Use this URL to cite or link to this record in EThOS: http://ethos.bl.uk/OrderDetails.do?uin=uk.bl.ethos.698222
Title: Antarctic climate and vegetation during the Neogene : a geochemical and modelling approach
Author: Rees-Owen, Rhian Laura
ISNI:       0000 0004 5990 0097
Awarding Body: University of Leeds
Current Institution: University of Leeds
Date of Award: 2016
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Abstract:
During the mid- to late Neogene (20 - 2.5 million years ago), episodic retreat of the Antarctic Ice Sheet (AIS) coincided with periods of higher-than-present atmospheric CO2, indicating ice sheet sensitivity to climatic conditions similar to those projected for the coming decades. Understanding Antarctic climate and vegetation during such a period of AIS retreat is crucial for our fundamental understanding of high latitude environments in warmer-than-present climate scenarios. This thesis presents a detailed geochemical study of sediments and plant fossils from the terrestrial Sirius Group of Oliver Bluffs, Transantarctic Mountains, located at 85 °S today and during the Neogene. Biomarker analysis of the sediments show strong evidence for a warmer Antarctica, where summer temperatures reached 5 °C. These relatively favourable conditions sup- ported a low diversity mixed vegetation. In contrast to the macrofossil record, there is geochemical evidence for conifers, suggesting that Antarctic vegetation was strongly controlled by local environmental variability. The warmer conditions are associated with a dynamic carbon cycle, evidenced by anomalously high and variable atmospheric 13C and possibly linked to atmospheric CO2 levels. Precipitation isotopes are reconstructed from plant compound isotope analysis of the fossils, and indicate markedly different hydrological cycling. This result is supported by climate modelling experiments which suggest that Antarctic hydrological cycling is most strongly governed by the extent of the ice sheet rather than by greenhouse gas radiative forcing. This thesis presents a new approach to exploring Antarctic climate and vegetation and provides important novel information on this crucial region of the world.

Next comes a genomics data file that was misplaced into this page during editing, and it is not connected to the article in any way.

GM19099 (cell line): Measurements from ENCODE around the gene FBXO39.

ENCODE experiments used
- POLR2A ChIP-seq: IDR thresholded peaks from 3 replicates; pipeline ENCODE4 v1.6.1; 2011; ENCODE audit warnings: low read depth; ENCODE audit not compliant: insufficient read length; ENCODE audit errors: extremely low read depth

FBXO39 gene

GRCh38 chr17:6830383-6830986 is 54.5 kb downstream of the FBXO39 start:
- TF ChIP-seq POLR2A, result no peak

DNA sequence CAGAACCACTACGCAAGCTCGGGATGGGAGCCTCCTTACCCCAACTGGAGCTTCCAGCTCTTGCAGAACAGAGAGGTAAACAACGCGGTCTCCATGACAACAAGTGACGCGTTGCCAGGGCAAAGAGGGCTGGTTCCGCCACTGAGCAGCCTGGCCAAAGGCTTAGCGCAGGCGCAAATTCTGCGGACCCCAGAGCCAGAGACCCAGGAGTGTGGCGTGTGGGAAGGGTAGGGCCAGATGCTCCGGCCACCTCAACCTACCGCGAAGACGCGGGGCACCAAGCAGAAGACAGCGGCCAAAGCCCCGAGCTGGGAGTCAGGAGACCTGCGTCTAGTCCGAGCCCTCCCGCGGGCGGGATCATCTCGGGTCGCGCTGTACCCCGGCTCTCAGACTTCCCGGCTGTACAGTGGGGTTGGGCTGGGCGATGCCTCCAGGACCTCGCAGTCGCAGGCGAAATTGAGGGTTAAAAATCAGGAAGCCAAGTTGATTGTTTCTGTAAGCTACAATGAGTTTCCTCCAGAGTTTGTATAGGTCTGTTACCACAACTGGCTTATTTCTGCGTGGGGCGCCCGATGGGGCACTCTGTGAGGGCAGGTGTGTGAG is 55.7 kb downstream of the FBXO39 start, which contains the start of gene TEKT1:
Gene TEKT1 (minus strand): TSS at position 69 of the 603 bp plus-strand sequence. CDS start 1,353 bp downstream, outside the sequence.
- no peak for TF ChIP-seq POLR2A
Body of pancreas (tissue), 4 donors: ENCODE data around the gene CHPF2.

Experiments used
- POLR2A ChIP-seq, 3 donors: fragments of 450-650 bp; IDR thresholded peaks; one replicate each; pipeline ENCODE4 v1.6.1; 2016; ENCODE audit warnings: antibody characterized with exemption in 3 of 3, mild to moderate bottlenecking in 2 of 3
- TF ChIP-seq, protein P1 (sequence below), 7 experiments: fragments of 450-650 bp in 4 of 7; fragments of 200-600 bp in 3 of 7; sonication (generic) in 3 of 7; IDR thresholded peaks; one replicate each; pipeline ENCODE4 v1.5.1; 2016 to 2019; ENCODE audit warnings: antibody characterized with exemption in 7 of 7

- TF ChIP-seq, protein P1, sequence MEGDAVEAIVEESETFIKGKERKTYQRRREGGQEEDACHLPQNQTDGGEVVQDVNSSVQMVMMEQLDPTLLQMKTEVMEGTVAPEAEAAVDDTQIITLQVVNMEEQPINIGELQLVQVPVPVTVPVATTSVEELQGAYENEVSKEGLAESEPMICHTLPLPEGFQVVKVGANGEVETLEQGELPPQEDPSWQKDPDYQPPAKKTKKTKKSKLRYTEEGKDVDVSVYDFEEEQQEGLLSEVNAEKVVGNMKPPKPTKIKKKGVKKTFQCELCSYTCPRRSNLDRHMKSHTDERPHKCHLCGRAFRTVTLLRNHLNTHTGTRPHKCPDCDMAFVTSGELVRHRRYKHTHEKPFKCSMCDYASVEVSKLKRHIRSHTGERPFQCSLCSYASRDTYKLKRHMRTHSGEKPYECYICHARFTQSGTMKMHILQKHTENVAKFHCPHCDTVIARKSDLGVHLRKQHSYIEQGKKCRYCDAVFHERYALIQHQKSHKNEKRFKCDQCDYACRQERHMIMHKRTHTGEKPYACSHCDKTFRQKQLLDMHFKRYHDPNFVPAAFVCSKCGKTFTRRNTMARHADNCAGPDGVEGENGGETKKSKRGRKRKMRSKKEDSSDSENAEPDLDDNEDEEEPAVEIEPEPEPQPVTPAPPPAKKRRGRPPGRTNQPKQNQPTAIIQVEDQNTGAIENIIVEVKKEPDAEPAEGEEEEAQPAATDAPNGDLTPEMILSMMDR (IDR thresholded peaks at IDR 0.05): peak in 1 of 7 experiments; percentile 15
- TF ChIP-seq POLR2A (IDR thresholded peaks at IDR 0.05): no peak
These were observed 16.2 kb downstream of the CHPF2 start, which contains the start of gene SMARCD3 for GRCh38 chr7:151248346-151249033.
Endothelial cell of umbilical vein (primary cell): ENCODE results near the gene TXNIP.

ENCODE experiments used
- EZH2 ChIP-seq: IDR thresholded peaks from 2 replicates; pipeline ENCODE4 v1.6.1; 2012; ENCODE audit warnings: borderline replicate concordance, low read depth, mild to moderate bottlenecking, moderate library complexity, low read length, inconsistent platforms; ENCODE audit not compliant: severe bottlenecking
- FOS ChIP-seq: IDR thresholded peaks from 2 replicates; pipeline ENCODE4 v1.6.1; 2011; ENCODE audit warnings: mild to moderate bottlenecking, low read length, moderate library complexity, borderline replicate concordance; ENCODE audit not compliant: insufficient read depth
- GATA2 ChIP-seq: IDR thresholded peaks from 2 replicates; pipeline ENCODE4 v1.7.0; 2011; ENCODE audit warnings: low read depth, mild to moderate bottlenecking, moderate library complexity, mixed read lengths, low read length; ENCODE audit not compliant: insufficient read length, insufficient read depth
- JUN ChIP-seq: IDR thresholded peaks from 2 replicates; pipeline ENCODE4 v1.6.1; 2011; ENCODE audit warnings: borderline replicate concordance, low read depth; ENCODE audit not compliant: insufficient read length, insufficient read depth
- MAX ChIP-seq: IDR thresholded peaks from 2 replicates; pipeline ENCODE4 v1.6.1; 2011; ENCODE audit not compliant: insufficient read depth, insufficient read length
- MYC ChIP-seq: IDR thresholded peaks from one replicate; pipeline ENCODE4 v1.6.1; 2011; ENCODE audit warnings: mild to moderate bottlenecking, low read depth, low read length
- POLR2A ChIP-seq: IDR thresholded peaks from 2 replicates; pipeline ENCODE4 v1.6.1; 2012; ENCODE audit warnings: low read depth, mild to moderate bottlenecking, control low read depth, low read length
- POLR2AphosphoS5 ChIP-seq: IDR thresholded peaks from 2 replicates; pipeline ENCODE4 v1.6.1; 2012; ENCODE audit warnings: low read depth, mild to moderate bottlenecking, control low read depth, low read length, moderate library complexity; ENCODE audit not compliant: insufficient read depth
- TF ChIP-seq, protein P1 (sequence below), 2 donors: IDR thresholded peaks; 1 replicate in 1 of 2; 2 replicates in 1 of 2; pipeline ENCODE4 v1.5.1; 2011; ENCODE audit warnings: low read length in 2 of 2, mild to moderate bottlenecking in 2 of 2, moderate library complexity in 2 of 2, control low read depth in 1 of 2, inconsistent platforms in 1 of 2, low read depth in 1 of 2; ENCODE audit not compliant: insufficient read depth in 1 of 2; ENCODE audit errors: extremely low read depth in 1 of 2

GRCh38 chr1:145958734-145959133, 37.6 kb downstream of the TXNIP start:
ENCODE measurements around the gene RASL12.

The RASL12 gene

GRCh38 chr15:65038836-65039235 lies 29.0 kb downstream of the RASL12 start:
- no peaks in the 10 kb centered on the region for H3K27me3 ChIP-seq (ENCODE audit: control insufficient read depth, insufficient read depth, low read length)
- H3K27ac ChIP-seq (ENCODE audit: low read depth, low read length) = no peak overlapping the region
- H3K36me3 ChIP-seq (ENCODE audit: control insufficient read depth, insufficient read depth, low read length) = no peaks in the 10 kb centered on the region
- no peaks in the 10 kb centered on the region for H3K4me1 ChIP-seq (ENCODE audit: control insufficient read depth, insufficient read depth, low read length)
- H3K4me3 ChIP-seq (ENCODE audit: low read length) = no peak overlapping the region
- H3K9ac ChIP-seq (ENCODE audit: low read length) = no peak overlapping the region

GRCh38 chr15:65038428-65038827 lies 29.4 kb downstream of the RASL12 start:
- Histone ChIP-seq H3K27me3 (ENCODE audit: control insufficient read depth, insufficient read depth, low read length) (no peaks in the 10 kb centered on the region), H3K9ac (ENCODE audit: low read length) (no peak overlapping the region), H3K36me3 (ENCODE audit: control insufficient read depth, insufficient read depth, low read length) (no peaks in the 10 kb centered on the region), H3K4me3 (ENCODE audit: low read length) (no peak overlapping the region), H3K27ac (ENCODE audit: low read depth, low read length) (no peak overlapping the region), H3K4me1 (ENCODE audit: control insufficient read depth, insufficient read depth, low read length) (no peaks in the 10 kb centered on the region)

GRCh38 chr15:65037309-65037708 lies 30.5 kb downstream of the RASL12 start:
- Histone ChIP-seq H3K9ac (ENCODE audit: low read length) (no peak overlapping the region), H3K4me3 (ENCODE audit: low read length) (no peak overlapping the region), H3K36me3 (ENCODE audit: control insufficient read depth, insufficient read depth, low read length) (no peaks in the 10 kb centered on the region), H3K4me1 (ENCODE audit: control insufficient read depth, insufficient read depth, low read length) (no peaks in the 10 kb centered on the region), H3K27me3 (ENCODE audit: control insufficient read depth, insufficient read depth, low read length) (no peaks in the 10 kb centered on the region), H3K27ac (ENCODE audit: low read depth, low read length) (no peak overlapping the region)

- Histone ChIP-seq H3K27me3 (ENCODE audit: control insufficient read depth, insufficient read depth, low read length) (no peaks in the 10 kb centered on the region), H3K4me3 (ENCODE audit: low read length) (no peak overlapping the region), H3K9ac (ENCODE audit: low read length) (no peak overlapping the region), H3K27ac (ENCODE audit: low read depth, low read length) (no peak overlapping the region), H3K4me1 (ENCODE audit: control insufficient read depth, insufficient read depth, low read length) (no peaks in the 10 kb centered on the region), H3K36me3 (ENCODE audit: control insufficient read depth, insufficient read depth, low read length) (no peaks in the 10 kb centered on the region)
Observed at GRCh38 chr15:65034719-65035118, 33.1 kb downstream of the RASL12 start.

Supervisor: Newton, Robert ; Ivanovic, Ruza ; Francis, Jane ; Riding, Jim Sponsor: Natural Environment Research Council ; British Geological Survey ; Transantarctic Association ; Palaeontological Association ; Geological Society of London Geochemistry Group
Qualification Name: Thesis (Ph.D.) Qualification Level: Doctoral
EThOS ID: uk.bl.ethos.698222  DOI: Not available
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